by J.L. O'Dell
|THE PRANKSTER OF WINDSOR ESTATES
(March 16, 2019.) Winterville, NC., seems to be the home to a very secretive and cunning prankster. Roaming the streets of the Windsor Estates, an upscale middle-class area, someone is pulling pranks on the residents. It is unknown at this time, if more than one individual is involved. As of this report, the police have stated that no one has been hurt and there has not been any property damage.
So far, a total of seven pranks have been committed. When questioning the detective in charge, this reporter has learned that the pranks have ranged from raking the front lawn of an elderly woman in a neat pile, to moving another resident’s car from his driveway and leaving it on the front lawn of his neighbor across the street.
“It appears that the incidents in question are beginning to escalate. The longer it takes to discover who this “Phantom Prankster” is, the more emboldened this individual is becoming and the pranks are becoming more ominous. We at the Sheriff’s Department are asking citizens for any information or leads that will result in the apprehension of this suspect,” stated Detective Clarence in an interview conducted by this reporter.
Other pranks perpetrated by this seemingly deranged individual against this quiet little community of mostly older, retired people have included washing windows in the middle of the night, one resident’s car was washed and waxed during the twilight hours, and another resident told police that she found a $100 bill stuck in her screen door. I went looking for this victim so I could interview her.
“Mrs. Devins, how did you feel about someone opening your screen door and sticking money in it without your permission? Did you feel violated?” I asked the fragile looking woman standing in front of me.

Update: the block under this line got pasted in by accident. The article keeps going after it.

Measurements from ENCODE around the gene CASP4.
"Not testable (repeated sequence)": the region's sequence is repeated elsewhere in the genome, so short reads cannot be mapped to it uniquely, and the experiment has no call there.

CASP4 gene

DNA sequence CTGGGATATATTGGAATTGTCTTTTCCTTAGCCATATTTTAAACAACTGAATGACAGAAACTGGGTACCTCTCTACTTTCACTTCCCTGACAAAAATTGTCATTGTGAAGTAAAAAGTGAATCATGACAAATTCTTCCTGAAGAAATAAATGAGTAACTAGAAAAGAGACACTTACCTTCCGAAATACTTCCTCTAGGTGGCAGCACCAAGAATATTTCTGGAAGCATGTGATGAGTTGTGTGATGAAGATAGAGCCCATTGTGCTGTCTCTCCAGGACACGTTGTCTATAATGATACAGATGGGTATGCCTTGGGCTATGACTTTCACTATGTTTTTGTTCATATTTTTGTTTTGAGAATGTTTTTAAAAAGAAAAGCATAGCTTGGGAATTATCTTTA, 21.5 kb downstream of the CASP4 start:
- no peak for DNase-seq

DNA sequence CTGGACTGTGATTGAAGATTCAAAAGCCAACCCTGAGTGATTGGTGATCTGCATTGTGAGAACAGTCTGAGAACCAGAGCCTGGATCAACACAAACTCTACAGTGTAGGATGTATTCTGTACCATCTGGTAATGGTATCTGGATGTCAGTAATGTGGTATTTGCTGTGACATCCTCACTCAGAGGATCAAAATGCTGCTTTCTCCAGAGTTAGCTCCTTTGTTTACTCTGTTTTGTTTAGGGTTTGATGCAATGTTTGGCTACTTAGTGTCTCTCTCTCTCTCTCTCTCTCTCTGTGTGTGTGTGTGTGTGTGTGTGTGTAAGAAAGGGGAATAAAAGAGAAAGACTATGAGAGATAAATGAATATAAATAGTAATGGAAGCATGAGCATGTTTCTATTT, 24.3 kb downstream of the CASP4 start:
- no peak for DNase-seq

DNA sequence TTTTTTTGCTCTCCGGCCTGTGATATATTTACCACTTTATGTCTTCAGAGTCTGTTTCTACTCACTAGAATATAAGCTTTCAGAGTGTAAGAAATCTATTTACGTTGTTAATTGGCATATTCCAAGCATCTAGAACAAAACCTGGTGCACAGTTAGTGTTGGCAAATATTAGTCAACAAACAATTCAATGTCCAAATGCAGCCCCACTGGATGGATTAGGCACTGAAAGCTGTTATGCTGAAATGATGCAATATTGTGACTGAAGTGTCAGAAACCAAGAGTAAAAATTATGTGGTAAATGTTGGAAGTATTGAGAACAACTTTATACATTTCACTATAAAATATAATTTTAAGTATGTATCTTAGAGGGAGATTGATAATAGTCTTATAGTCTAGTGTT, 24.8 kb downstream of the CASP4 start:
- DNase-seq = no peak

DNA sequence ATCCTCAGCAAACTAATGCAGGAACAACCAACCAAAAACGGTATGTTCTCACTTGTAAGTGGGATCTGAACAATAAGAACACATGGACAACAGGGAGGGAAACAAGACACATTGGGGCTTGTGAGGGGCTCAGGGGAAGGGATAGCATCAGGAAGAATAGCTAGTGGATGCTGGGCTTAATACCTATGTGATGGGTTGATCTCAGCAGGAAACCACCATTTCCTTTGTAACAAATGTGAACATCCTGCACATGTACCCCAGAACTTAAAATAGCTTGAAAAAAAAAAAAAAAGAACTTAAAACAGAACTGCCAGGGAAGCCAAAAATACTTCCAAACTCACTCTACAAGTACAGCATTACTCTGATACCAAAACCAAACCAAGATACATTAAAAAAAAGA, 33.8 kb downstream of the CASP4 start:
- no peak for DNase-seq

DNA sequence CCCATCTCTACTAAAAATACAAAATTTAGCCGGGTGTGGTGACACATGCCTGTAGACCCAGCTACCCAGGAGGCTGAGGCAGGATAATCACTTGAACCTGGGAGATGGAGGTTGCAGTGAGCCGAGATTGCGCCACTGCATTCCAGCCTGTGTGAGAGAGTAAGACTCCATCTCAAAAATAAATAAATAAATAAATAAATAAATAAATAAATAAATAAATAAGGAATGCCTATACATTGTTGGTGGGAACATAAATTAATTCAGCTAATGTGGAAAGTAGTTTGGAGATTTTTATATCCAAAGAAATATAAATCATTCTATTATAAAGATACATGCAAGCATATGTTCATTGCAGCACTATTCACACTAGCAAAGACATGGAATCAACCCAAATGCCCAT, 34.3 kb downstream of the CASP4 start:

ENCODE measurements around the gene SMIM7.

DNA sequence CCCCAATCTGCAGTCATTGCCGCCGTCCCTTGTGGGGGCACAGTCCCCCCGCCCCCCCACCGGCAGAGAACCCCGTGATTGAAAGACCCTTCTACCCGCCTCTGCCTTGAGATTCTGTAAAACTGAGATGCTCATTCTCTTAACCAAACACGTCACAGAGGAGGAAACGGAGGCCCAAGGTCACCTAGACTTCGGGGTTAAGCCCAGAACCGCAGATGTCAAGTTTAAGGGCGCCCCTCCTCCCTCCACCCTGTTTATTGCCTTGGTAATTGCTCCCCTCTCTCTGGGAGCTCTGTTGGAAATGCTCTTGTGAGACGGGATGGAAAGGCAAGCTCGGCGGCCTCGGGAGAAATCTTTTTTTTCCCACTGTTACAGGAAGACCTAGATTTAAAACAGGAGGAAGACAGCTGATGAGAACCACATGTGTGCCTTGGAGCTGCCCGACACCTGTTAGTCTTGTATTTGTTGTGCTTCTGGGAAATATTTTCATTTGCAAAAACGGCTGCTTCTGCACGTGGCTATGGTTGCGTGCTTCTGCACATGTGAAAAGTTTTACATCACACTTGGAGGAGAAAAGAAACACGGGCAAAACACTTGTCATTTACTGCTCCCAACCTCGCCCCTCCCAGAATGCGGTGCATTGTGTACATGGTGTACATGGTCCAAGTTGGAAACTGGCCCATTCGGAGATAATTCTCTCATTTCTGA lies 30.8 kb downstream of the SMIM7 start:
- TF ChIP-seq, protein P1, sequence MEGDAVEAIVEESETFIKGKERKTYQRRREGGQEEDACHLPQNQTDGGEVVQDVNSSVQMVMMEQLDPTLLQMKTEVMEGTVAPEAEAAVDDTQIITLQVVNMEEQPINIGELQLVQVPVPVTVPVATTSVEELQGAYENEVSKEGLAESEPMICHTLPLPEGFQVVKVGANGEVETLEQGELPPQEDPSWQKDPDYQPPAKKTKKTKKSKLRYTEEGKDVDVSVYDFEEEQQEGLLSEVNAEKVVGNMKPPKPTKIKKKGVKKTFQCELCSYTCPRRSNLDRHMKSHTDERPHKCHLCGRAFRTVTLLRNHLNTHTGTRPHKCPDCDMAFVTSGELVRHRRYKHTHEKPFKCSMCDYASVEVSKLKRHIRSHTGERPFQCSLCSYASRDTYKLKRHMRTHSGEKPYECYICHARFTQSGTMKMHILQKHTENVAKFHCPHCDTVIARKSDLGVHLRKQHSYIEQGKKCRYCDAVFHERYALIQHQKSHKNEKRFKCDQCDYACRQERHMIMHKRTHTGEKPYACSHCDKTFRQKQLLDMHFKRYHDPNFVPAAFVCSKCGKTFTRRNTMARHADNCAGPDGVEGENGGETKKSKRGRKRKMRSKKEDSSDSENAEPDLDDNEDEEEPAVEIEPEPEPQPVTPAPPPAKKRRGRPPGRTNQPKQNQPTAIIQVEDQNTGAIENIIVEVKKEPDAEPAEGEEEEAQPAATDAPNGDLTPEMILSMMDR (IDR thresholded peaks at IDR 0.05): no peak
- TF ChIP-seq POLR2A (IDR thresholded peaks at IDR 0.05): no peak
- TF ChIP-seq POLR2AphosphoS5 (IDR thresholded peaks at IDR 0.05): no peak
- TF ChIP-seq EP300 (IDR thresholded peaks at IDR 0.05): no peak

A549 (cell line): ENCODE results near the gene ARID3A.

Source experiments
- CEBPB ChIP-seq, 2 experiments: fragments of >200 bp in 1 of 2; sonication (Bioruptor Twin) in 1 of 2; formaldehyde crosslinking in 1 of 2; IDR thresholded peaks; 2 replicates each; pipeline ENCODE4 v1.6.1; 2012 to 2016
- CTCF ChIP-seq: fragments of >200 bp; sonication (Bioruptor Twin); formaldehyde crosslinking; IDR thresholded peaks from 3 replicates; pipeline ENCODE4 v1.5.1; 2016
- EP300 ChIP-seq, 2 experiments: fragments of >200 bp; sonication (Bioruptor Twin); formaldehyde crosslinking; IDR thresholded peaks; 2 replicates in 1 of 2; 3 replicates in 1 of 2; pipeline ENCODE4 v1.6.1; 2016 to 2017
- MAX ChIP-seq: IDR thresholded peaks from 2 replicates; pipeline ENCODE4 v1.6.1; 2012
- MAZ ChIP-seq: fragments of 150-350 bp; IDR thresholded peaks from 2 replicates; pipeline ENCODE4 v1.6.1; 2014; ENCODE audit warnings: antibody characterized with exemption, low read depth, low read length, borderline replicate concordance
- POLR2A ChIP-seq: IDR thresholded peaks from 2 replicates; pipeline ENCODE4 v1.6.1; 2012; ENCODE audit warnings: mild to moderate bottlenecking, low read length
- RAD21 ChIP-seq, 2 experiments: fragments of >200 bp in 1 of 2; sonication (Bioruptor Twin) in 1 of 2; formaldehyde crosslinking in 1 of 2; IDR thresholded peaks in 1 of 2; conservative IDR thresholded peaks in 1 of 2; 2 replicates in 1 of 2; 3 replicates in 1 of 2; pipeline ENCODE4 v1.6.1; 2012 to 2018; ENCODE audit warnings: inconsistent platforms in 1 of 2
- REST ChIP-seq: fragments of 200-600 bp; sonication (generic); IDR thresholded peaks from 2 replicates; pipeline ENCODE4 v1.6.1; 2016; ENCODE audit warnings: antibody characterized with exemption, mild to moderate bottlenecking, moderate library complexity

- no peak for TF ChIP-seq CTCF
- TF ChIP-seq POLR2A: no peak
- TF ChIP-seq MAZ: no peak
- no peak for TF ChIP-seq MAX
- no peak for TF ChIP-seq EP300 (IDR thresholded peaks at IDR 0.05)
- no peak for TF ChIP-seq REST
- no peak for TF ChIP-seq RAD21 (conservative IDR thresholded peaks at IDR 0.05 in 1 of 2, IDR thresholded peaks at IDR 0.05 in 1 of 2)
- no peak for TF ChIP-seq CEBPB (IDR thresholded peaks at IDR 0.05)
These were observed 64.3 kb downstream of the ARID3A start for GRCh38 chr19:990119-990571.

“Oh, heavens no. I was delighted.” Clearly Mrs. Devins was too distraught to continue the interview.
I roamed the area looking for anything out of place or suspicious. I settled back in my car waiting for night. Past midnight is when I saw it. A shadow ran across the street perhaps 200 yards away. I slipped out of my vehicle with notebook, pen and camera in hand. As I approached the area where I saw the shadow cross, I heard a chuckle. So that’s the perpetrator of his whole sordid mess. A kid, I thought.
I returned to my car and had the shock of my life. A small man was sitting on the hood. As an intrepid reporter, I knew that I must interview him.
“Can I ask your name?”
“Aye,” was all he said.
“Are you the prankster of Windsor Estates?” I pressed on.
“Prankster, no. Friendly spirit, aye.”
“Why are you here terrorizing these people?” I knew I was pushing towards dangerous ground in this interview, but my readers deserve my best. I proceeded slowly, not knowing what was on the mind of this fiend.
“Good deeds I do for St. Patrick’s Day tomorrow.”
“Are you telling me you’re a …” He stopped me from speaking the word with a wave of his tiny hand. In a glow of what must have been a vehicle’s headlights he vanished.
After my report to the Sheriff’s Department, citizens were asked to be on the lookout for an older man, perhaps three feet tall, dressed in green. The suspect has ruddy cheeks, reddish hair and beard and speaks with an accent. If you see such a person, do not approach. He may be dangerous. Call 911.